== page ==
The Delhi High Court is expected to pass an order today on a status report filed by the Delhi Police on the deployment of police control room vans or PCRs on the evening of December 16, when 23-year-old 'Amanat' (NOT her real name) was gang-raped and tortured in a moving bus in the national capital.
The police had submitted it report on Wednesday after it was ordered by the High Court to give details of PCR vans deployed that night and on whether any action had been taken against policemen stationed in the area that the bus drove through unstopped as the horrific assault took place inside it.
Yesterday, during a hearing on the report, a bench headed by Chief Justice D Murugesan and Justice V K Jain slammed the police for not mentioning names of the policemen on PCR duty in the area that night in its report. "Till today, you are not giving the names. What is the difficulty? You cannot hold back the names like this. We are not happy. Earlier also we had expressed our unhappiness, even then you are not giving the names. What actions have you taken so far?" the bench asked.
The court also wanted to know why some of the top police officials in the city, including the Commissioner, should not be made accountable for the slips in policing that night. And why a bus with tinted glass and curtains was allowed to ply unchecked on Delhi's roads, through many police checkposts. It is against the law in Delhi to have tinted windows on any vehicle.
In its defence, the police said in court that there were 66 police vans in south Delhi and it was difficult to pinpoint which were patrolling the area at the time. It also pleaded that PCR vans did not come under district policing, but were controlled by a separate unit.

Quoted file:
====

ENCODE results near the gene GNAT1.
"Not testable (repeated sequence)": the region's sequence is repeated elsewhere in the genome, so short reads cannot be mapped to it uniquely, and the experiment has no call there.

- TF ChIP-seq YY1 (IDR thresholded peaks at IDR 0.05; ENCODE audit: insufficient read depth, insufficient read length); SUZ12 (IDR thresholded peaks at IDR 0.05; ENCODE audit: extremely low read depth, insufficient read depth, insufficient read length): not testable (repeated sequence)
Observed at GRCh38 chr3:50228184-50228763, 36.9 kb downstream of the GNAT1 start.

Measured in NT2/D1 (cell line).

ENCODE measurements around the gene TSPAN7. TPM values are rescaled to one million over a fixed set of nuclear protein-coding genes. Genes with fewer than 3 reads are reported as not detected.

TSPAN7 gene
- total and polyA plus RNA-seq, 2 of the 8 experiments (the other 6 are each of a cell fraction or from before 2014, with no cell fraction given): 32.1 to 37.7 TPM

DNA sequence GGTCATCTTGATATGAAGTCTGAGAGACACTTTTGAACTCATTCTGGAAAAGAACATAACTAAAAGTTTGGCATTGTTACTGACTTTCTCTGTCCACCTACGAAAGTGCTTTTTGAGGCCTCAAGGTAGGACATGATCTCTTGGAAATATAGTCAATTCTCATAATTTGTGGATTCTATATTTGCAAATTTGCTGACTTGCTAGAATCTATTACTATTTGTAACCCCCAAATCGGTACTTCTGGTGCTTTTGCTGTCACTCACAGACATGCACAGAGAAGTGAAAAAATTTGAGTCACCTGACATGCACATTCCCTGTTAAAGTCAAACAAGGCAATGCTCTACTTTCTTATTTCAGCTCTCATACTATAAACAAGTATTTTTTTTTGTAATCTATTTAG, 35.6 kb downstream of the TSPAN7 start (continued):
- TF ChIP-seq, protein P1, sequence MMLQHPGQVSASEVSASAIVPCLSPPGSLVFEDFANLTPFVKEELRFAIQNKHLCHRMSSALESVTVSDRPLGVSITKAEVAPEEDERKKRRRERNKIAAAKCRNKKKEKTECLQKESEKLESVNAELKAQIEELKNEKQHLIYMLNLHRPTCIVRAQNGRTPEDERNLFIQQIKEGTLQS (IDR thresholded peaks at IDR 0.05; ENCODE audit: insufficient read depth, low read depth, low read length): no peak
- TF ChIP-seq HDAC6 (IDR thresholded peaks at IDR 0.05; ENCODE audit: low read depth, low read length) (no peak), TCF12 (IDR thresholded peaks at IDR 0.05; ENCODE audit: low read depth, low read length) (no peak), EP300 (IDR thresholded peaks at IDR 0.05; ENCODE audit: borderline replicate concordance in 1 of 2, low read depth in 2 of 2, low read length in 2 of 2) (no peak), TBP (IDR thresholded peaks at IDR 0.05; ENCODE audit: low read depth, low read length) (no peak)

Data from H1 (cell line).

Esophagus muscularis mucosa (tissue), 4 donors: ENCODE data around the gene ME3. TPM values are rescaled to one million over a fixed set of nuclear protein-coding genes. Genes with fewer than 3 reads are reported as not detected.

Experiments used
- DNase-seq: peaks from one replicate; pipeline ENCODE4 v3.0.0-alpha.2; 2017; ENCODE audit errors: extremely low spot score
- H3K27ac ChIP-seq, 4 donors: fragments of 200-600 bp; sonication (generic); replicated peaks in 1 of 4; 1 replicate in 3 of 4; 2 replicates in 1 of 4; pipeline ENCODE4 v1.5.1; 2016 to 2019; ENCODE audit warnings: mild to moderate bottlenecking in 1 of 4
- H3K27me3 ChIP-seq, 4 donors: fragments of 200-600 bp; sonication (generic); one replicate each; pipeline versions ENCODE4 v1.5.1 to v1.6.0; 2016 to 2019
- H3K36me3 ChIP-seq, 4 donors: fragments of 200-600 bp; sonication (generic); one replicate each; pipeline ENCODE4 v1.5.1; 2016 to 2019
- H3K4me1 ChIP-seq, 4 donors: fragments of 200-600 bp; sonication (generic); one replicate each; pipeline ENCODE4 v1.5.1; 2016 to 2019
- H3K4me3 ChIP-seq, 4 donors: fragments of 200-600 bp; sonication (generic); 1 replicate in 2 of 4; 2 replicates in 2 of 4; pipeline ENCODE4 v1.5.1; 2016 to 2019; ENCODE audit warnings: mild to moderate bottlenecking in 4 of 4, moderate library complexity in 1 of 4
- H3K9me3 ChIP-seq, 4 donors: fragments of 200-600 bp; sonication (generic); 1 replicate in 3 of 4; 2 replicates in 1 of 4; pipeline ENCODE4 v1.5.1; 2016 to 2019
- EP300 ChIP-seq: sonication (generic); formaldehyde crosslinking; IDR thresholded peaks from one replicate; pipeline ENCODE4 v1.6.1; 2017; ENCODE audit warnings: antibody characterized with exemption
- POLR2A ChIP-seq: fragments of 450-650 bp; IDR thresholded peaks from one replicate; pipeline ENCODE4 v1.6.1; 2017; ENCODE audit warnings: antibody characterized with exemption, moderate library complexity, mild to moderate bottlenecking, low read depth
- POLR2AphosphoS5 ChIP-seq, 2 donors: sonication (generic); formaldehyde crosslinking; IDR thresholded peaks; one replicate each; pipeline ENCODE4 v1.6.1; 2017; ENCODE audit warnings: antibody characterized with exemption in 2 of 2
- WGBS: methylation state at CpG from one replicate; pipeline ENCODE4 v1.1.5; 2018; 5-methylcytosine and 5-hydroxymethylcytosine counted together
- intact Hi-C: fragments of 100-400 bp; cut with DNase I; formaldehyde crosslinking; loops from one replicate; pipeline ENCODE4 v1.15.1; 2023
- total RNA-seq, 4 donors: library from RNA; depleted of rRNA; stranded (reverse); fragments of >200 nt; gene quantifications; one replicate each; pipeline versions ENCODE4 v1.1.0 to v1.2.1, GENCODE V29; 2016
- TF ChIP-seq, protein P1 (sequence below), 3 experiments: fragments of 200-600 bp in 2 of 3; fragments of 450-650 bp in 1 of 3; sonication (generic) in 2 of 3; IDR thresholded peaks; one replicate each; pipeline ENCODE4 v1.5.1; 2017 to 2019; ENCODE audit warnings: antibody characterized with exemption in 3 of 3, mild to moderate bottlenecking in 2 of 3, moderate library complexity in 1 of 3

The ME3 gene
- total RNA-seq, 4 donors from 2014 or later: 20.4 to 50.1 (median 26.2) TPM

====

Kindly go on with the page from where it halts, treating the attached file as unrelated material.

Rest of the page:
Dayan Krishnan, the counsel for police, said there were two PCR vans close to the site and it cannot be said that the bus, in which offence took place, pass through them. The counsel also said that an ACP has been suspended.
But the bench remarked, "Why is only one ACP (Assistant Commissioner of Police) mentioned in the report? Why should there be no blame for the Deputy Commissioner of Police or the Commissioner?"
Delhi Chief Minister Sheila Dikshit is among those who has suggested that Police Commissioner Neeraj Kumar must resign, accepting responsibility for the many lapses that allowed the assault on Amanat and her male friend after they boarded the bus.
Mr Kumar has refused to quit. The Delhi Police reports not to the chief minister, but the Lieutenant Governor of Delhi, and is supervised by the Union Home Ministry.
The High Court had, on December 19, taken suo motu cognisance of the gang-rape incident and decided to monitor its probe by directing police to carry an investigation of "high standard".
Six drunk men allegedly hit Amanat and her friend with an iron rod before taking turns to rape her on December 16. The couple was then thrown naked onto the road. She died nearly two weeks later; five men have been charged with her rape and murder.
The assault on 'Amanat' hit India with brute force, triggering massive angry protests and a demand for better policing in cities like Delhi.
Today, the five accused are meant to be brought from Tihar Jail to a South Delhi court.
Concerns for their security were shared by the public prosecutor on Monday when they were brought to court for the first time after being charged with the crime that stunned and outraged India. Now, sources say options like holding their trial via video conference, or a trial within the premises of Tihar Jail are being considered.(With inputs from PTI)